GEORGIE COWAN-TURNER reviews ‘The Winter’s Tale’ at The Garrick.
Kenneth Branagh’s production of ‘The Winters Tale’ casts a spell on the audience like no other. Co-directed with Rob Ashford, it’s one of a star-studded six-play season performed by Branagh’s new West End theatre company. ‘The Winter’s Tale’ has the potential to be one of Shakespeare’s most captivating plays when performed well, and this production captures the jealousy, redemption and loss at the heart of the play in a perfect rendition of this tarnished fairy tale.
The play begins in a whirl of festive merriment, a Dickensian Christmas complete with snow and a huge tree. But this appearance of a quintessential and sentimental Christmas is soon overcast by the jealous broodings of Leontes (Branagh). His malice emerges from nowhere; one second he is playing with his son and the next he is overcome with ‘tremor cordis’, questioning his wife’s fidelity and his son’s identity. Branagh’s performance is brilliant and believable; his emotions run rampant, yet his Leontes avoids becoming a caricature of a madman. His sickness is the inability to listen to anything but the ‘green-eyed monster’. Jealousy springs from nowhere and feeds off itself, escalating the play into Shakespearian tragedy at treble the speed of ‘Othello’ or ‘King Lear’.
Christopher Oram’s sets brilliant reflect the characters’ moods. Leontes’ castle is a representation of his psyche with the stereotypical Christmas scene stripped down to an ice palace as Leontes loses his reason, which subsequently leads to the disintegration of his home and family. In the final act, Leontes stands alone with snow falling onto his white face, seeming almost to be part of the ice walls surrounding him – nothing could evoke his mental state more effectively. Oram’s sets are anchored in iconic settings: the pleasantly rustic Bohemia shares similarities with the peasant scenes in Tolstoy’s ‘Anna Karenina’ and Leontes’ court comes to resemble the Snow Queen’s Ice Palace in Hans Christian Anderson tale. It enables us to latch onto something almost familiar; yet, by remaining unspecific, it also has a curiously distancing effect, very much like a fairytale. The sets break up the greater picture of the play, as if it is shattered into tiny fragments; this motif of shattering something once beautiful and precious runs throughout. The conflicts and family breakdowns that occurred so early are never completely resolved – just as no one can piece together every tiny fragment of broken glass.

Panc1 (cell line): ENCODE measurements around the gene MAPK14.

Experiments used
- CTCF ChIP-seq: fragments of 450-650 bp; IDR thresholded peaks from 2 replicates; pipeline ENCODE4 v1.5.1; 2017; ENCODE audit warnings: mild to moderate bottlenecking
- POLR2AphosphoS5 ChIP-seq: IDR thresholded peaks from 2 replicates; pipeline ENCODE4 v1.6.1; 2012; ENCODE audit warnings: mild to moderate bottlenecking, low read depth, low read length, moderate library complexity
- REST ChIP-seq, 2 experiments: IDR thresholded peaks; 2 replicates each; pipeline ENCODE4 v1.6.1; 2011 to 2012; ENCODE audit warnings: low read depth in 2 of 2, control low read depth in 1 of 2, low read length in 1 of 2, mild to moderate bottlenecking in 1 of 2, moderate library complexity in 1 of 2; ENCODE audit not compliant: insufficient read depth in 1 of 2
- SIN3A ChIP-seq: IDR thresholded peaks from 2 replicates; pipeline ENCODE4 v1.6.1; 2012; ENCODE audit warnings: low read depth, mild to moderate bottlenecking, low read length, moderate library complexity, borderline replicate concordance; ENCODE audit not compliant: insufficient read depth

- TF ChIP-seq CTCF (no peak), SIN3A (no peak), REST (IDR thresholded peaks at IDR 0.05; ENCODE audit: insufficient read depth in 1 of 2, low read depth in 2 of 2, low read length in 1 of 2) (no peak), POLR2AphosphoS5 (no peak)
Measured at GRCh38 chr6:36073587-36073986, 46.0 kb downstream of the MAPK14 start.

Branagh’s casting has to be praised; in particular a host of strong-willed female actresses, who give their characters a vivacity and strength that makes this a very feminist reading of ‘The Winters Tale’. Jesse Buckley’s Perdita is a free spirit whose energy and vitality is a delightful relief after the melancholic darkness of the previous scenes, whilst Miranda Raison is engaging and passionate as Hermione. And, of course, Judi Dench’s Paulina lived up to the hype, bringing authority compassion and wisdom to the role.
In the final scene between Dench and Raison, perhaps the most awe-inspiring of the play, Branagh beautifully captures Hermione’s statuesque state as the stage is flooded with white lights, producing an eerie, unearthly glow. Branagh creates a moment of wonder – it’s as if we’re looking at a three-dimensional angel that stuns the audience into total silence. We can understand Leontes’ confused, ‘If this be magic’. As Hermione is brought back to life it’s as if we’re witnessing a miracle in one of the most captivating moments I have witnessed on stage.
Branagh’s re-imagining of ‘The Winters Tale’ is a must-see. He brings to this play a beauty and precision more common to film, without destroying the intimacy so integral to theatrical productions. It’s the last week of performance and tickets have been hard to find, but if you can get one then you’re in for a treat.
‘The Winter’s Tale’ is playing at The Garrick Theatre until 16th January as part of a season by The Kenneth Branagh Theatre Company. For more information visit http://www.branaghtheatre.com/the-winters-tale/